Effects of grapefruit juice on the pharmacokinetics of acebutolol. (7/69)

AIMS: We aimed to investigate effects of grapefruit juice on acebutolol pharmacokinetics. METHODS: In a randomized cross-over study, 10 healthy subjects ingested 200 mL grapefruit juice or water three times daily for 3 days and twice on day 4. On day 3, each subject ingested 400 mg acebutolol with grapefruit juice or water. The concentrations of acebutolol and its metabolite diacetolol were measured in plasma and urine up to 33 h. RESULTS: Grapefruit juice decreased the peak plasma concentration (Cmax) of acebutolol by 19% from 872 +/- 207 ng mL(-1) to 706 +/- 140 ng mL(-1) (95% CI on the difference -306, -26.4; P < 0.05), and the area under the concentration time curve (AUC(0-33 h)) by 7%, from 4498 +/- 939 ng mL(-1) h to 4182 +/- 915 ng mL(-1) h (95% CI -609, -23.0; P < 0.05). The half-life (t1/2) of acebutolol prolonged from 4.0 to 5.1 h (P < 0.05). The time to peak concentration and the amount of acebutolol excreted into urine (Ae) were unchanged. The Cmax, AUC(0-33 h), and Ae of diacetolol were decreased by 24% (P < 0.05), 18% (P < 0.05), and 20% (P < 0.01), respectively, by grapefruit juice. CONCLUSION: Grapefruit juice caused a small decrease in the plasma concentrations of acebutolol and diacetolol by interfering with gastrointestinal absorption. The interaction between the grapefruit juice and acebutolol is unlikely to be of clinical significance in most of the patients.  (+info)

Transport of acebutolol through rabbit corneal epithelium. (8/69)

The purpose of this study is to characterize transport of acebutolol through the corneal epithelium. Cultured normal rabbit corneal epithelial cells (RCEC) were used to investigate the drug transport. Primary RCEC were seeded on a filter membrane of Transwell-COL insert coated with fibronectin and were grown in Dulbecco's modified Eagle's medium/nutrient mixture F-12 with various supplements. Measurements of acebutolol permeability through RCEC layer were carried out to assess transcellular permeability coefficient (P(transcell)) in the absence or presence of inhibitors. Paracellular permeability coefficient (P(paracell)) was calculated by permeability coefficient of hydrophilic drugs (P(cell)). The transcellular permeability of acebutolol from apical side to basal side (A-to-B) showed concentration-dependency. The acebutolol flux in the A-to-B direction was smaller than that of opposite direction. Sodium azide, verapamil, and cyclosporin A enhanced the transcellular permeability of acebutolol in the A-to-B direction. Acebutolol permeability through an excised rabbit cornea was also increased by verapamil. Thus, it was suggested that acebutolol was actively secreted via P-glycoprotein in a corneal epithelium.  (+info)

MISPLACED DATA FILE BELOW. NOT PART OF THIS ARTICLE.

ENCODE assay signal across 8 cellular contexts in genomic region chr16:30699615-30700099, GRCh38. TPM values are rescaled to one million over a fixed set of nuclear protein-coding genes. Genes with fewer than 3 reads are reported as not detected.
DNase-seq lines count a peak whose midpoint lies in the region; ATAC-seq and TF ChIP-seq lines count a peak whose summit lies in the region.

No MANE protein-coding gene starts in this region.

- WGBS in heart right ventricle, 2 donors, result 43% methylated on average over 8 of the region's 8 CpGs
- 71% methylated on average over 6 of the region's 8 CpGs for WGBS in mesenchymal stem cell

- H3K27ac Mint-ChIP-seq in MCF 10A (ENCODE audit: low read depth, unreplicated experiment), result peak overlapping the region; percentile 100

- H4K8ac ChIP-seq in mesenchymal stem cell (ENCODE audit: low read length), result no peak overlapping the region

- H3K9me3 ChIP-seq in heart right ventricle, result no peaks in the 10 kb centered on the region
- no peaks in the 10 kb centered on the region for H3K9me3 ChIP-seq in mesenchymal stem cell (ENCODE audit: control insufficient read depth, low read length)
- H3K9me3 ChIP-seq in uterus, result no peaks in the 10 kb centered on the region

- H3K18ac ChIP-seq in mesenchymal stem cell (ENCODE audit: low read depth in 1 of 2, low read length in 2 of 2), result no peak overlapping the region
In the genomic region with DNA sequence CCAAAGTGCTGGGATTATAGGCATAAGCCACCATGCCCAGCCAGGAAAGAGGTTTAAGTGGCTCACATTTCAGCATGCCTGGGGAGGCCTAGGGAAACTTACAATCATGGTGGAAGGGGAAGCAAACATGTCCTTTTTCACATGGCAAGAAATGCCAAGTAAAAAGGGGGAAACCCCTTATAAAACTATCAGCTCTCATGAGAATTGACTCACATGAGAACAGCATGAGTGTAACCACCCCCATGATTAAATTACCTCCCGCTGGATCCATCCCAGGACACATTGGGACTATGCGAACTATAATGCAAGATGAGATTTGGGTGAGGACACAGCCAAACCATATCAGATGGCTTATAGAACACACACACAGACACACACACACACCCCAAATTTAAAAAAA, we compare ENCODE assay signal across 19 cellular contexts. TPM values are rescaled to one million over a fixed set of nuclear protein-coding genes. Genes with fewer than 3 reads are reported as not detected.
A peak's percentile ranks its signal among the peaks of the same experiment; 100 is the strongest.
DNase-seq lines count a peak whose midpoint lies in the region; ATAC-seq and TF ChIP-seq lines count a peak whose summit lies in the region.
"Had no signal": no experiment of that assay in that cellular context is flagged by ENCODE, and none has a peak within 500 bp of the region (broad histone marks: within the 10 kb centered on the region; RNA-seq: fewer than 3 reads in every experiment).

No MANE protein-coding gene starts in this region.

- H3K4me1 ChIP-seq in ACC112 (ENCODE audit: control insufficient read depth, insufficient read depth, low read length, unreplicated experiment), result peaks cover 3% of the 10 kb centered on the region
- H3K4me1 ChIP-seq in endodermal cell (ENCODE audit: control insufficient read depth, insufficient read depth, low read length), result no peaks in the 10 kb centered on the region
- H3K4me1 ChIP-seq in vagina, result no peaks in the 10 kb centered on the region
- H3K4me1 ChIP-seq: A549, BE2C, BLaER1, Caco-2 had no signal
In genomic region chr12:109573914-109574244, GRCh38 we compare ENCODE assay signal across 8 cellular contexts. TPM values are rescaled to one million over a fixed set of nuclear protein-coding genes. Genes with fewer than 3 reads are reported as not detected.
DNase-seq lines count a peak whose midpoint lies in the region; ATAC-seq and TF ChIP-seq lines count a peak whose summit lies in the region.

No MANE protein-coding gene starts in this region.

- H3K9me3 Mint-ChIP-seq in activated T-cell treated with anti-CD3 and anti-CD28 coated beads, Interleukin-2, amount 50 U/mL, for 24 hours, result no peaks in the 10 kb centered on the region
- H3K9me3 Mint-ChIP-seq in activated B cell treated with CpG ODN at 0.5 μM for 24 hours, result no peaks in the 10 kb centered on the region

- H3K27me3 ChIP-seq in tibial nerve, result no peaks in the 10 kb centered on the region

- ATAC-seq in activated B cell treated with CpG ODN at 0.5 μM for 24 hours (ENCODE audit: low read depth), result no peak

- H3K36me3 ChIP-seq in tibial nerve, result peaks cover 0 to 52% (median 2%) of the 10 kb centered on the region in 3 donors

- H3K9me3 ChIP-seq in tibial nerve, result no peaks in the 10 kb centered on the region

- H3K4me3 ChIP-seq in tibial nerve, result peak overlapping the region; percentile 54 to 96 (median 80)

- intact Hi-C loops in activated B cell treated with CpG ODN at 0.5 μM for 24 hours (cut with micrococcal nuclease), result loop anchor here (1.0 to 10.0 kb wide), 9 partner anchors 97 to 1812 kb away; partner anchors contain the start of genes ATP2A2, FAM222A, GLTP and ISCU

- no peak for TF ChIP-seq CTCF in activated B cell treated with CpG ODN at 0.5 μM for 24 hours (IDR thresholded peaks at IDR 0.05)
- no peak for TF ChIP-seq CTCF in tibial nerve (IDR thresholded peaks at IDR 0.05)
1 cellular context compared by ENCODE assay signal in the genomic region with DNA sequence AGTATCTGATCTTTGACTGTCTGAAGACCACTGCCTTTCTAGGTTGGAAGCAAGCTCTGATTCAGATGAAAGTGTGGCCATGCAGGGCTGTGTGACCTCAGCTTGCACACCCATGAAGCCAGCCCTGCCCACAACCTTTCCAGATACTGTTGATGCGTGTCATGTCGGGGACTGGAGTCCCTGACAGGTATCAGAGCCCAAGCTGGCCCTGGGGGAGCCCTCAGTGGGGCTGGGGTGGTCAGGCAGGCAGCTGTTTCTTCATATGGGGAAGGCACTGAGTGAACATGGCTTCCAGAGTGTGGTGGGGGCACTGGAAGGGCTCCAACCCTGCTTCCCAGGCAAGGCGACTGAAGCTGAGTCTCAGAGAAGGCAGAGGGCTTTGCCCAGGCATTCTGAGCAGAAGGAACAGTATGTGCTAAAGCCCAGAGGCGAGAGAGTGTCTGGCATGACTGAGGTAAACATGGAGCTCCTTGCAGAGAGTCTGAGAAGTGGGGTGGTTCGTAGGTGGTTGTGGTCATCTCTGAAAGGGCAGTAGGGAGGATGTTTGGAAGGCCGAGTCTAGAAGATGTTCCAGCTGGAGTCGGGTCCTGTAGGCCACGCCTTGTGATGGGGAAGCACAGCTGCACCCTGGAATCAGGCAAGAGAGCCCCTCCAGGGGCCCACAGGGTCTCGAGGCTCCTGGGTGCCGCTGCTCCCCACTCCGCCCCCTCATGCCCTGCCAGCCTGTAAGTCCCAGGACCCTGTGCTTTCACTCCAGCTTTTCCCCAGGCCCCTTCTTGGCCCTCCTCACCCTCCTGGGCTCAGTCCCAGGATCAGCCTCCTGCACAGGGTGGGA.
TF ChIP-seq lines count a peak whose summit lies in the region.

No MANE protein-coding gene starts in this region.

• Bronchial Effects: In single-dose studies in asthmatics examining effects of various beta-blockers on pulmonary function, low doses of acebutolol produce less evidence of bronchoconstriction and less reduction of beta2 agonist, bronchodilating effects, than nonselective agents like propranolol but more than atenolol. (nih.gov)
  • Acebutolol belongs to a class of drugs called beta-blockers . (healthline.com)
  • Acebutolol is a cardio selective beta blocker with intrinsic sympathomimetic activity, and so is infinitely more suitable than non-cardioselective beta blockers for patients with chronic obstructive pulmonary disease or asthma due to the fact that doses lower than 800mg daily have only 10-30% of the constricting effects on the bronchial system that treatments such as propanolol may have. (wordpress.com)
  • Nonsteroidal anti-inflammatory drugs (NSAIDs) may decrease the blood pressure-lowering effect of acebutolol. (healthline.com)
  • Acebutolol is a cardioselective, β-adrenoreceptor blocking agent, which possesses mild intrinsic sympathomimetic activity (ISA) in its therapeutically effective dose range. (nih.gov)
  • Significant reductions in resting and exercise heart rates and systolic blood pressures have been observed 1.5 hours after acebutolol administration with maximal effects occurring between 3 and 8 hours post-dosing in normal volunteers. (nih.gov)
  • Vascular Effects: Acebutolol has less antagonistic effects on peripheral vascular β2receptors at rest and after epinephrine stimulation than nonselective β-antagonists. (nih.gov)
  • Chronic therapy with acebutolol induced no significant alteration in the blood lipid profile. (nih.gov)
  • In anesthetized dogs and cats, acebutolol is more potent in antagonizing isoproterenol-induced tachycardia (β1) than in antagonizing isoproterenol-induced vasodilatation (β2). (nih.gov)
  • ISA of acebutolol has been demonstrated in catecholamine-depleted rats by tachycardia induced by intravenous administration of this agent. (nih.gov)
  • Acebutolol has demonstrated a significant effect on exercise-induced tachycardia 24 to 30 hours after drug administration. (nih.gov)
  • There are significant correlations between plasma levels of acebutolol and both the reduction in resting heart rate and the percent of β-blockade of exercise-induced tachycardia. (nih.gov)
  • Appropriate studies performed to date have not demonstrated geriatrics-specific problems that would limit the usefulness of acebutolol in the elderly. (mayoclinic.org)
  • Significant reductions in resting and exercise heart rates and systolic blood pressures have been observed 1.5 hours after acebutolol administration with maximal effects occurring between 3 and 8 hours postdosing in normal volunteers. (nih.gov)
  • You should not use acebutolol if you have a serious heart condition such as "AV block" (2nd or 3rd degree), severe heart failure, or slow heartbeats that have caused you to faint. (wellspan.org)
  • A membrane-stabilizing effect has been detected in animals, but only with high concentrations of acebutolol. (nih.gov)
  • Before taking acebutolol, let your doctor know about all of your health conditions. (healthline.com)